On East-West relations The present tension cannot be relieved by propaganda of fear and hate. It might be relieved by a new approach, in which each power, beginning with the one which feels surest of its own position, would give full and even flattering credit to every worthwhile achievement in the other, ignoring, as far as they can be ignored, issues which cause disagreement.
Thus, for example, let our communist friends admit that the worst evils of a ruthless capitalism, which Karl Marx saw in England and rightly hated, have disappeared. The capitalist system is being transformed from within and is proving so successful in creating wealth and raising the standard of living, while at the same time enlarging the individual freedom of the workers, that there is little hope of people exchanging their way of life under which they are doing so well for an alien ideology. Foolish attempts to undermine it by a propaganda of half-truths merely rallies people to its support and alienates many friends of Russia. Let our friends in Russia give the democratic countries credit for the great advance they have made and realize that this course of peaceful evolution will be followed in all countries where the people are educated and have freedom to read what they like and to discuss and criticize governments.
On the other hand, let the Western countries give full credit to what the USSR has done against appalling difficulties, including the hostility of capitalist countries, in its great expansion of technical education, in its public health work in some aspects of which it seems to be in advance of almost any country, and in its astonishing agricultural and industrial development. Young people who have been indoctrinated with the communist ideal and know little or nothing of the achievements of other countries believe that they are building a new and better world, and, compared with the conditions of the old medieval rule of the Czars, they have some ground for their enthusiasm. Attack on the system merely strengthens their faith, and the fear that their work may be destroyed by attack by the capitalist countries makes them willing to make any sacrifice in the preparation of a war of defence.

Linus Pauling, the only winner of two Nobel prizes (1954 Chemistry and 1962 Peace), was the next recipient who took détente and a greater understanding of the Soviet Union seriously. He had been a member of Einstein's Emergency Committee of Atomic Scientists, which was active from 1946 to 1950. No doubt because of this and despite his prestige as a winner of the chemistry award in 1953, he was refused a passport by the US State Department in 1954. In 1958, he presented to the UN a petition signed by 9,235 scientists from around the world protesting further nuclear testing. In that same year he published No More War!, a book which presents the rationale for abandoning not only further use and testing of nuclear weapons but also war itself, and which proposes the establishment of a World Peace Research Organization within the structure of the UN to "attack the problem of preserving the peace".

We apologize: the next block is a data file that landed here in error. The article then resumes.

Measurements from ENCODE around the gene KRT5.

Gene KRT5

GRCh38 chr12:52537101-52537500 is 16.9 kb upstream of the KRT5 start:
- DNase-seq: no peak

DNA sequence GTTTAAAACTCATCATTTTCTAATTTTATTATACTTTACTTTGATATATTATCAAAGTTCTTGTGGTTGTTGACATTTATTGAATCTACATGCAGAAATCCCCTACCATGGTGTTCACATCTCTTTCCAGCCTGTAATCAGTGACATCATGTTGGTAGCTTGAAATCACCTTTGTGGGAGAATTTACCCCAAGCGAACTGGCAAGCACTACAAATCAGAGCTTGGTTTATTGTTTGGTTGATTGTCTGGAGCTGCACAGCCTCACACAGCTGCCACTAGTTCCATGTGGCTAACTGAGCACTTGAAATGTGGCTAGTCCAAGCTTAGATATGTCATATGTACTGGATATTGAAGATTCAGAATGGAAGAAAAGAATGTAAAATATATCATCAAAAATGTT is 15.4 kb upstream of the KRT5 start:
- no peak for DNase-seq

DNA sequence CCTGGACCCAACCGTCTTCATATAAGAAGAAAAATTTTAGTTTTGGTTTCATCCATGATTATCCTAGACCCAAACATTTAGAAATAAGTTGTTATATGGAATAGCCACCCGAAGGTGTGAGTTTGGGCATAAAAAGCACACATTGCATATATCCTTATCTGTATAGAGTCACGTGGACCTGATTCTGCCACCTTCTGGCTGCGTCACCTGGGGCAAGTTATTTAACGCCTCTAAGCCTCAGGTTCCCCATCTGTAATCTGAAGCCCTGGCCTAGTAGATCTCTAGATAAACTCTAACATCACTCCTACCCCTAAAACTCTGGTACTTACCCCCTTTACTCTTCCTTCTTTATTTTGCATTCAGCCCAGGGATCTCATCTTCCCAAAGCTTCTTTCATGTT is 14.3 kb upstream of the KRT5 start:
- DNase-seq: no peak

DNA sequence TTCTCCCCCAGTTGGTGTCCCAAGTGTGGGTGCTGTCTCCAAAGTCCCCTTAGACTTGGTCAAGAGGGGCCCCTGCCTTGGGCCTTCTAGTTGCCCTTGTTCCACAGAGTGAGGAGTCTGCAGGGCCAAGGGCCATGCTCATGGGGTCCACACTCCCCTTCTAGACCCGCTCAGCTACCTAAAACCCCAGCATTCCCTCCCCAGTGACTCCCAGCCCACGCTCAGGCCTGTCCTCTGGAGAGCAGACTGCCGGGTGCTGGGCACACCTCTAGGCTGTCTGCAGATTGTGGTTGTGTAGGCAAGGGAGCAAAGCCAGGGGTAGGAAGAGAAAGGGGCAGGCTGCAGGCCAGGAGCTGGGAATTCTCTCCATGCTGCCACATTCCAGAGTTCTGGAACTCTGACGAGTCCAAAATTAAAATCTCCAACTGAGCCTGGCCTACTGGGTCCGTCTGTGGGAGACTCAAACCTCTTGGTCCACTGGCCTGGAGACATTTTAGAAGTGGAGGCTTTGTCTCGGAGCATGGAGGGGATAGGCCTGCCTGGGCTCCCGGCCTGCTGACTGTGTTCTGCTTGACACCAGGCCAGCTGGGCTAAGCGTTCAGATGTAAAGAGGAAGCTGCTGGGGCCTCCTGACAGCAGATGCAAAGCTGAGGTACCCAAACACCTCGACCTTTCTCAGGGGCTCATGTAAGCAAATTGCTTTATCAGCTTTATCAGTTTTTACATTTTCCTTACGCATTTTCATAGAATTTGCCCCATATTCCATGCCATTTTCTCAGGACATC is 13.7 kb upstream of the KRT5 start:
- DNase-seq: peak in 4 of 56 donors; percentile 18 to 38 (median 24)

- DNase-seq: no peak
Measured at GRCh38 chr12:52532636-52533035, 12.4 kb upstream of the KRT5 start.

His efforts led to president John F Kennedy's signing of the Nuclear Test Ban Treaty, outlawing all but underground nuclear testing, which went into effect on 10 October 1963, the same day the Norwegian Nobel Committee announced that the Peace Prize reserved in the year 1962 was to be awarded to him. In his acceptance speech he said: "The world has now begun its metamorphosis from its primitive period of history, when disputes between nations were settled by war, to its period of maturity, in which war will be abolished and world law will take its place.” He saw the test ban treaty as "the first of a series of treaties that will lead to the new world from which war has been abolished forever. The first of a series of treaties that will lead to the new world from which war has been abolished forever.” (Contrast this with Orr’s distrust of disarmament treaties.)

This was surely the high point of postwar détente -- the Cuban missile crisis was safely behind us, and Kennedy, chastened by both it and the Bay of Pigs scandal, looked ready to talk seriously with the Soviet leader Nikita Khrushchev about a new world order. If we are to believe the Oliver Stone school of thought, Kennedy was assassinated precisely because he was about to make a sea change in US foreign policy, embracing détente and making an about-face on Vietnam. But that, alas, is all in the land of Camelot.

There were only two other laureates with a real interest in promoting détente – Willy Brandt (1971) and Le Duc Tho (1973). The latter refused to accept the award (the only time this has happened to date), while the former was hounded from office precisely because of his openness to détente. Further recipients who had a stake in détente, such as Henry Kissinger (1973), Andrei Sakharov (1975), and Lech Walesa (1983), were eager only to drive their 'stakes' through the heart of the Soviet system itself.

Sakharov, to his everlasting shame, was an enthusiastic supporter of the US war in Vietnam at the time he was awarded the prize in 1973. But by then, stagnation and a bitterly cynical dissident movement had set in in a paranoid Soviet Union, and the renewed arms race against the Evil Empire under US president Ronald Reagan was enough to push it into "the ash heap of history", as Reagan was so fond of saying.

Oh, I almost forgot Mikhail Gorbachev (1990), Time’s "Man of the decade", who naively thought he could reinvent détente and share his goodwill with the most hawkish western leaders of the postwar period, and who mistook western flattery and subversion for disinterested friendship. What can I say? For Gorby, the award was more like a consolation prize for losing the Cold War. He made no acceptance speech and within 6 months he would ousted from power and his Communist Party outlawed. The only other communist to be awarded the prize -- Le Duc Tho -- had wisely refused it, considering the fate of his comrade.